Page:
Scientists taking part in a highly anticipated investigation into the origins of Covid-19 are confident the current fact-finding mission in China will narrow down the possibilities around how the virus emerged.
The international experts – who finally left their hotel in Wuhan after a stringent two week quarantine on Thursday afternoon – have downplayed expectations, warning that the World Health Organization-led mission is unlikely to provide all the answers craved.
But Dr Peter Daszak, a zoologist and president of the EcoHealth Alliance, told the Telegraph he is optimistic the visit “is fundamentally, a really big step forward” in understanding how Sars-Cov-2 jumped from animals to humans.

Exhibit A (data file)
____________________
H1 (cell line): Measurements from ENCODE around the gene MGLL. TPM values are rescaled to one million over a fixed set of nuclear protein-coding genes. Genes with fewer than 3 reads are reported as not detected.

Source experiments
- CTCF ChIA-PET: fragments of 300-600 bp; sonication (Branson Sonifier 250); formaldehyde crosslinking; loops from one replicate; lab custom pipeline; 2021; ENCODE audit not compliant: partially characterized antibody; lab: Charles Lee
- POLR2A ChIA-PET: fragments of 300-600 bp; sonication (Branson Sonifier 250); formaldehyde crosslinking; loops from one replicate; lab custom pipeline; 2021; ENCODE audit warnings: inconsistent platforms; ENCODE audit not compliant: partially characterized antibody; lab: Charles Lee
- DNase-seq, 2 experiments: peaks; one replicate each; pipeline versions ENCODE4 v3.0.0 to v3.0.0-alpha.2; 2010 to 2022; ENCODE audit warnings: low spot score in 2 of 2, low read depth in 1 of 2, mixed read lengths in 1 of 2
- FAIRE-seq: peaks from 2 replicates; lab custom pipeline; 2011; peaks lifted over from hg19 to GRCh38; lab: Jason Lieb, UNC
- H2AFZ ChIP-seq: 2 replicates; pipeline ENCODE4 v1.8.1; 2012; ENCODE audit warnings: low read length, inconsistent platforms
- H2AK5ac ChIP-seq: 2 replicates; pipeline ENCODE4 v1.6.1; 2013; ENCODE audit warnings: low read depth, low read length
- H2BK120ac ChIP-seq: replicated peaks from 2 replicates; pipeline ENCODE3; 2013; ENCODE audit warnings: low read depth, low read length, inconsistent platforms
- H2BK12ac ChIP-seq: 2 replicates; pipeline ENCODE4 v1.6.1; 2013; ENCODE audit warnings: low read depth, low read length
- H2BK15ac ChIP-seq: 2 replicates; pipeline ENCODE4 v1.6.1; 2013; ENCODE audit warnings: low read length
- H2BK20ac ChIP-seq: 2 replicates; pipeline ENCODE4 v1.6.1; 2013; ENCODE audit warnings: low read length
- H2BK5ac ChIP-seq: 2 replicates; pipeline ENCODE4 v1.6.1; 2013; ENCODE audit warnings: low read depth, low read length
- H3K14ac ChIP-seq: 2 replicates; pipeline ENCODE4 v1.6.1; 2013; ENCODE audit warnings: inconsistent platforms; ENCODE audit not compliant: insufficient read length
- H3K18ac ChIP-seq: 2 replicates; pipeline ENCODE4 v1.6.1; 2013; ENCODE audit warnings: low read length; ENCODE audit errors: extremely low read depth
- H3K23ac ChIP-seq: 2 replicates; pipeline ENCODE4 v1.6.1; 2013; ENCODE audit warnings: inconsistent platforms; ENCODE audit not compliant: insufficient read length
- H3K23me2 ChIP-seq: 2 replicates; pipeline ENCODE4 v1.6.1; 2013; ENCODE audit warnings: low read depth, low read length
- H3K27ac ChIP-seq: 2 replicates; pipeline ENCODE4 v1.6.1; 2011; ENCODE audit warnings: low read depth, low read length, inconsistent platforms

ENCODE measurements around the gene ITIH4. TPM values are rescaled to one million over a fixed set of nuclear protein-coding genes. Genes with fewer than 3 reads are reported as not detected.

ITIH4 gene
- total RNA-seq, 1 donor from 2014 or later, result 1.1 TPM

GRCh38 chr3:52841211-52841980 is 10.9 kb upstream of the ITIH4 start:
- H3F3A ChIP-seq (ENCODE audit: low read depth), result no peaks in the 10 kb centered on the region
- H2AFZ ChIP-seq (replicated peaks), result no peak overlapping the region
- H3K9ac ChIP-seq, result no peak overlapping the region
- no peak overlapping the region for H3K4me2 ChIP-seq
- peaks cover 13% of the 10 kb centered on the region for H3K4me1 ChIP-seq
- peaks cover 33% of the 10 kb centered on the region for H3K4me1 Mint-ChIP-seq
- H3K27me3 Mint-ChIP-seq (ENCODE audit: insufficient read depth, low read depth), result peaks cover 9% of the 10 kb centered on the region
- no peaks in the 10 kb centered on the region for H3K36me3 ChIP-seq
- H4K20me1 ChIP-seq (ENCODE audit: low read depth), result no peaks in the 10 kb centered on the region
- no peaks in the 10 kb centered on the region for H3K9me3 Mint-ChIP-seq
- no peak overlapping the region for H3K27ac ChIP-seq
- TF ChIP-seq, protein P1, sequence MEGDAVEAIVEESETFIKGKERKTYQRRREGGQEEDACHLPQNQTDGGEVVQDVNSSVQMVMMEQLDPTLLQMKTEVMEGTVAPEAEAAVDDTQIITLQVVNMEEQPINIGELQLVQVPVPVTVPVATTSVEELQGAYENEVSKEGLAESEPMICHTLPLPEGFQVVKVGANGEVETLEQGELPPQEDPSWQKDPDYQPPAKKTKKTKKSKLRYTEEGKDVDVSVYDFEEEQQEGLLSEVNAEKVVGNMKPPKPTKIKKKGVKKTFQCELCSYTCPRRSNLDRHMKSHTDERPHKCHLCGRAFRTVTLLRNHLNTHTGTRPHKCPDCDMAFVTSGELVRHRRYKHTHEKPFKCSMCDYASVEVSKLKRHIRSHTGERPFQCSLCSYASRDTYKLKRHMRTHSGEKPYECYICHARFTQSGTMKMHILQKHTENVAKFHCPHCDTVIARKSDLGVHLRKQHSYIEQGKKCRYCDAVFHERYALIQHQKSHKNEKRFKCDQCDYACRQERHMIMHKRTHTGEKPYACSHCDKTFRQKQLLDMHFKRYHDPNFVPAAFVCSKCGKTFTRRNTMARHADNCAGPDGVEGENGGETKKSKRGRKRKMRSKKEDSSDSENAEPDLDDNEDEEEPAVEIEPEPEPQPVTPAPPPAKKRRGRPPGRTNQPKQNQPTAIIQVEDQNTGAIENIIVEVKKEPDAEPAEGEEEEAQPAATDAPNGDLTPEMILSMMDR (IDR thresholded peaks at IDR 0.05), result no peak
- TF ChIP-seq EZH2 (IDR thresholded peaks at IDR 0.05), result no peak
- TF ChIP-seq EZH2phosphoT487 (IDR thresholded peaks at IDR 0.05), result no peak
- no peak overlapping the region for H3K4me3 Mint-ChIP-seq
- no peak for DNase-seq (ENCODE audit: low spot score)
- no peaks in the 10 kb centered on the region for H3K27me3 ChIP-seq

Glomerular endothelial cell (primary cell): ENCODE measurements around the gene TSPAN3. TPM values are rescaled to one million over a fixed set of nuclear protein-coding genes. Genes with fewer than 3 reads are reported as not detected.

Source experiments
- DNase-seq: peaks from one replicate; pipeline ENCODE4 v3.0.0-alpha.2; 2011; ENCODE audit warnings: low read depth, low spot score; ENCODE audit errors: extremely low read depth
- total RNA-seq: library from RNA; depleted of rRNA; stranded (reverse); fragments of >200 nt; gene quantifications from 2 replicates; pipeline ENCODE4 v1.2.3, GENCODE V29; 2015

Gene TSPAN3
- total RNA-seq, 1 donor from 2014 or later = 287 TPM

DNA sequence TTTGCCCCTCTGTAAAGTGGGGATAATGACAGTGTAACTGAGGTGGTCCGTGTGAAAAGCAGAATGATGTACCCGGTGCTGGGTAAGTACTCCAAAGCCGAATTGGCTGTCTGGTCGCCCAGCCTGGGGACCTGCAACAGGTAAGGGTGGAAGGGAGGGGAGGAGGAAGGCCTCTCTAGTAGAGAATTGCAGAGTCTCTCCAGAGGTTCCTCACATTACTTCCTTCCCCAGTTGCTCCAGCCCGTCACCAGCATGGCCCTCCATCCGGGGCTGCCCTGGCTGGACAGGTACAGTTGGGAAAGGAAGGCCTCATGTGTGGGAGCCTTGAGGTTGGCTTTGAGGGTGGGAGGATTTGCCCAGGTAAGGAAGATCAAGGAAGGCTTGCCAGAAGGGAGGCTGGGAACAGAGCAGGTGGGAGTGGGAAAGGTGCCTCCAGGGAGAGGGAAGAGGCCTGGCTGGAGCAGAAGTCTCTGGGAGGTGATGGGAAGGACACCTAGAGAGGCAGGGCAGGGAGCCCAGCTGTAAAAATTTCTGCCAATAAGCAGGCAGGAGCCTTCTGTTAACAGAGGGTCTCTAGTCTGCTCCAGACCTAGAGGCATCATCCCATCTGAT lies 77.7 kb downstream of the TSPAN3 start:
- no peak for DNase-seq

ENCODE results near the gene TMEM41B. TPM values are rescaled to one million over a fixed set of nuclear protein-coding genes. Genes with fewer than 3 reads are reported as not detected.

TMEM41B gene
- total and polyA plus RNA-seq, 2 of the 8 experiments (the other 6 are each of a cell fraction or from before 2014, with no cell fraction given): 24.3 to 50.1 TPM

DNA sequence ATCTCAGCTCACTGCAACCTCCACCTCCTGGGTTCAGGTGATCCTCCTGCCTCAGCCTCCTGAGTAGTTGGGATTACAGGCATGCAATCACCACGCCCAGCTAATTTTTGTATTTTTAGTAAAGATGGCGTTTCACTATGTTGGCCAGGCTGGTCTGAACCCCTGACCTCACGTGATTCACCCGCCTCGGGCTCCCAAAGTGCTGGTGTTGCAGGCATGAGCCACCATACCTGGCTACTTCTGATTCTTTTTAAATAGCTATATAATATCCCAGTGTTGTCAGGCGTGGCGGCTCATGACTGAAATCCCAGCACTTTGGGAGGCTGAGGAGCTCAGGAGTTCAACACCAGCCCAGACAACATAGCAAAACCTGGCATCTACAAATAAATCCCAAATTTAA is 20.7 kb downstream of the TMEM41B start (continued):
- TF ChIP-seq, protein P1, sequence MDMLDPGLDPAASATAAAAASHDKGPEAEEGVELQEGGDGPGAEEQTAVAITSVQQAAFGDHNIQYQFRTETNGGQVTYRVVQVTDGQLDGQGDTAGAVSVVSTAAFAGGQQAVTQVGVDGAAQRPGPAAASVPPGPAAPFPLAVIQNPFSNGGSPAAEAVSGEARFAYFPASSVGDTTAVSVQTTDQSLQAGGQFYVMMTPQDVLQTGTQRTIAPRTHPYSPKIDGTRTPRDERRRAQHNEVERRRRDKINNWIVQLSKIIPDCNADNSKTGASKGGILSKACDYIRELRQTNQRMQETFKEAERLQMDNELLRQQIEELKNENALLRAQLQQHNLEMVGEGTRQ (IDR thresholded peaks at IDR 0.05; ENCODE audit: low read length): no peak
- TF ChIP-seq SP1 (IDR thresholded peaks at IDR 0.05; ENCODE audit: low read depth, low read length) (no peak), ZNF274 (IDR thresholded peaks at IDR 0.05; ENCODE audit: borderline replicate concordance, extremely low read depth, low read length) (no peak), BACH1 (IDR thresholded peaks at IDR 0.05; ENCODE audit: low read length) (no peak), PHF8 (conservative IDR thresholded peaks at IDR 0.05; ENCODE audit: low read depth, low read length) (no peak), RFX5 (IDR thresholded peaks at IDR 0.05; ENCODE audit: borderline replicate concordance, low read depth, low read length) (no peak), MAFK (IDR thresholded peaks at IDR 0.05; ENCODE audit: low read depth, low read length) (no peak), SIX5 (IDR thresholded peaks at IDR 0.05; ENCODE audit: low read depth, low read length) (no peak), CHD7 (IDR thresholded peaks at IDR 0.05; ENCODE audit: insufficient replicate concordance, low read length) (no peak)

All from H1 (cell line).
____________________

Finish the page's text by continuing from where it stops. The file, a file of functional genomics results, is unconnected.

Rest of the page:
Speaking after a visit to a hospital where some of the first coronavirus patients were treated more than a year ago, Dr Daszak said the team looks set to gain “access to all the places we want to visit” and conversations with Chinese scientists and doctors have not been censored or “vetted”.
He added: “We’re keeping completely open minded on all possible hypotheses. But I think that if we carry on the way we did today, we’re going to be able to, at the end of this mission, say something more serious about which hypotheses hold more weight.
“You know, where does the evidence seem to be pointing? Was the Huanan seafood market truly the origin of Covid? What was the first case ever at that market? Or is there evidence that it was circulating for longer? Is there evidence that animals were involved?